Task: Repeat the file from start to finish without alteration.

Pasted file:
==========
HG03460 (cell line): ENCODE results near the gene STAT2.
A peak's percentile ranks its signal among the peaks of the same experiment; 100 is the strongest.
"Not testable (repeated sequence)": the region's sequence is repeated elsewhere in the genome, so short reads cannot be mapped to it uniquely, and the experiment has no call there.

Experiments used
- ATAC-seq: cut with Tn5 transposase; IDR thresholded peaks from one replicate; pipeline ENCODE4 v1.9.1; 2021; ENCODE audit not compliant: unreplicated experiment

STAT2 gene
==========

HG03460 (cell line): ENCODE results near the gene STAT2.
A peak's percentile ranks its signal among the peaks of the same experiment; 100 is the strongest.
"Not testable (repeated sequence)": the region's sequence is repeated elsewhere in the genome, so short reads cannot be mapped to it uniquely, and the experiment has no call there.

Experiments used
- ATAC-seq: cut with Tn5 transposase; IDR thresholded peaks from one replicate; pipeline ENCODE4 v1.9.1; 2021; ENCODE audit not compliant: unreplicated experiment

STAT2 gene